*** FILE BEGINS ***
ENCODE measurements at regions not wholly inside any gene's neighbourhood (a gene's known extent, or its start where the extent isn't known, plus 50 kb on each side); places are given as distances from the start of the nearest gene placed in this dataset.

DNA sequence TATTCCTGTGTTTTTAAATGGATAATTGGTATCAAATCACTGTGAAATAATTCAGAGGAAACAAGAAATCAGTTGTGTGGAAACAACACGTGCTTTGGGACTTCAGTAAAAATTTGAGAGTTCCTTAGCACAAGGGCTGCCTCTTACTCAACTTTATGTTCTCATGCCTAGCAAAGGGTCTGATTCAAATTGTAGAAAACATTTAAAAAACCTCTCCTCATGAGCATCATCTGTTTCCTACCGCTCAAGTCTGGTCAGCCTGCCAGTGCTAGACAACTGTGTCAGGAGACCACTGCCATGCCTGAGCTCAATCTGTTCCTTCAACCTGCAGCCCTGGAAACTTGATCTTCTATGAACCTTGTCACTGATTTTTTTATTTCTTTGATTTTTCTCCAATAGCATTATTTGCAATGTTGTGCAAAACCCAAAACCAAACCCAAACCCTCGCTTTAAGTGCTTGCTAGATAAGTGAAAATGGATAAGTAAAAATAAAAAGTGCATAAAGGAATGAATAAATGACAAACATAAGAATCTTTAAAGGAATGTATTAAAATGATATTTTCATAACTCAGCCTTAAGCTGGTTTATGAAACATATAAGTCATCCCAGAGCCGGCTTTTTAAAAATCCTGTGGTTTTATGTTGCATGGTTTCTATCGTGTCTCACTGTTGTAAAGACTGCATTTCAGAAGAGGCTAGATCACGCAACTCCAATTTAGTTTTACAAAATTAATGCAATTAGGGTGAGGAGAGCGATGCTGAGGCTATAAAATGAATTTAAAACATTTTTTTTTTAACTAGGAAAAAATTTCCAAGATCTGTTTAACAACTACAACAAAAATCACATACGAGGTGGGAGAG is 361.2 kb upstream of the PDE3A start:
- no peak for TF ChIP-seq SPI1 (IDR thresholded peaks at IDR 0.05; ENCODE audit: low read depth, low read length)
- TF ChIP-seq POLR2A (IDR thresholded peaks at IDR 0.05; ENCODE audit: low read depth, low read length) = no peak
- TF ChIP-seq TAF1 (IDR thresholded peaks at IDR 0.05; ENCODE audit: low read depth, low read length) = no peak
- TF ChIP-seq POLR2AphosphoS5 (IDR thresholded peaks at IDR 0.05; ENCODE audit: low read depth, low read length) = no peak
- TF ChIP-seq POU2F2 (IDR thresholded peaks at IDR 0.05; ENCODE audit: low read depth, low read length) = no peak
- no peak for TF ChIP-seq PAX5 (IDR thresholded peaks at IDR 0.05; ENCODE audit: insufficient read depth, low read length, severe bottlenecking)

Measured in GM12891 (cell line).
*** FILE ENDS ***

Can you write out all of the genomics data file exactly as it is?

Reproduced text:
ENCODE measurements at regions not wholly inside any gene's neighbourhood (a gene's known extent, or its start where the extent isn't known, plus 50 kb on each side); places are given as distances from the start of the nearest gene placed in this dataset.

DNA sequence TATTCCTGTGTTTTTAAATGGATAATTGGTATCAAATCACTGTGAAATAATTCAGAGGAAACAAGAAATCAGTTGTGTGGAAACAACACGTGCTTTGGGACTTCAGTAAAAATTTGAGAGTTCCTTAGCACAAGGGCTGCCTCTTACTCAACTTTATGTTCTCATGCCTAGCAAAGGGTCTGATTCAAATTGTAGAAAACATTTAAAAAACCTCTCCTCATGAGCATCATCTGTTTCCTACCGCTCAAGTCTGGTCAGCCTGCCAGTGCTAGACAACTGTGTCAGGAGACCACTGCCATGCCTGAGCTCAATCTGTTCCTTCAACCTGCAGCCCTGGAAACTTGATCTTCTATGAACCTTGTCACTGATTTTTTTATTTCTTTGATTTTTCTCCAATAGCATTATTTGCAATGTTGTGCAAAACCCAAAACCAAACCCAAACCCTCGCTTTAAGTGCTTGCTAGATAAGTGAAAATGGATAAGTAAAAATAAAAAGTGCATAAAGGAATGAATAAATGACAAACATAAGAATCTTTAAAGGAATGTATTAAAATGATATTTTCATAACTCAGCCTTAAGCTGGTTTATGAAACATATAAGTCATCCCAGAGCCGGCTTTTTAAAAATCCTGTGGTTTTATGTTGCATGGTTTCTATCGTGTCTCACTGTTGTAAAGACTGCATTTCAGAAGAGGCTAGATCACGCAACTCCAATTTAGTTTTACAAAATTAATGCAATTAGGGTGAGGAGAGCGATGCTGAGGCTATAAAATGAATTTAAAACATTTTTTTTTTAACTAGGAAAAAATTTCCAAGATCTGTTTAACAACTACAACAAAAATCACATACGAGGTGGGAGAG is 361.2 kb upstream of the PDE3A start:
- no peak for TF ChIP-seq SPI1 (IDR thresholded peaks at IDR 0.05; ENCODE audit: low read depth, low read length)
- TF ChIP-seq POLR2A (IDR thresholded peaks at IDR 0.05; ENCODE audit: low read depth, low read length) = no peak
- TF ChIP-seq TAF1 (IDR thresholded peaks at IDR 0.05; ENCODE audit: low read depth, low read length) = no peak
- TF ChIP-seq POLR2AphosphoS5 (IDR thresholded peaks at IDR 0.05; ENCODE audit: low read depth, low read length) = no peak
- TF ChIP-seq POU2F2 (IDR thresholded peaks at IDR 0.05; ENCODE audit: low read depth, low read length) = no peak
- no peak for TF ChIP-seq PAX5 (IDR thresholded peaks at IDR 0.05; ENCODE audit: insufficient read depth, low read length, severe bottlenecking)

Measured in GM12891 (cell line).